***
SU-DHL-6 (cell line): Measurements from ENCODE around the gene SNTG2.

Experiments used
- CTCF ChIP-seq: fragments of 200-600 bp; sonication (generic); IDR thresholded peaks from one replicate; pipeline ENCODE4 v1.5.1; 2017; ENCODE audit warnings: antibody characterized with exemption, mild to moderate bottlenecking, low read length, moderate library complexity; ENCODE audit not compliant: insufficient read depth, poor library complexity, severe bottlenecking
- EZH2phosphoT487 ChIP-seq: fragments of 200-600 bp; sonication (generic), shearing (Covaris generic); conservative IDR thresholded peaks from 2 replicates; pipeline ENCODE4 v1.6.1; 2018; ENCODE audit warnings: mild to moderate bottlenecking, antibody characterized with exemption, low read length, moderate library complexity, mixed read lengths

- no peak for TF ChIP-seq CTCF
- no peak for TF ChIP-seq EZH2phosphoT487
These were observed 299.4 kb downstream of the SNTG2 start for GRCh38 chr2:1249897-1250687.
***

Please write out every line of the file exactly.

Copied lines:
SU-DHL-6 (cell line): Measurements from ENCODE around the gene SNTG2.

Experiments used
- CTCF ChIP-seq: fragments of 200-600 bp; sonication (generic); IDR thresholded peaks from one replicate; pipeline ENCODE4 v1.5.1; 2017; ENCODE audit warnings: antibody characterized with exemption, mild to moderate bottlenecking, low read length, moderate library complexity; ENCODE audit not compliant: insufficient read depth, poor library complexity, severe bottlenecking
- EZH2phosphoT487 ChIP-seq: fragments of 200-600 bp; sonication (generic), shearing (Covaris generic); conservative IDR thresholded peaks from 2 replicates; pipeline ENCODE4 v1.6.1; 2018; ENCODE audit warnings: mild to moderate bottlenecking, antibody characterized with exemption, low read length, moderate library complexity, mixed read lengths

- no peak for TF ChIP-seq CTCF
- no peak for TF ChIP-seq EZH2phosphoT487
These were observed 299.4 kb downstream of the SNTG2 start for GRCh38 chr2:1249897-1250687.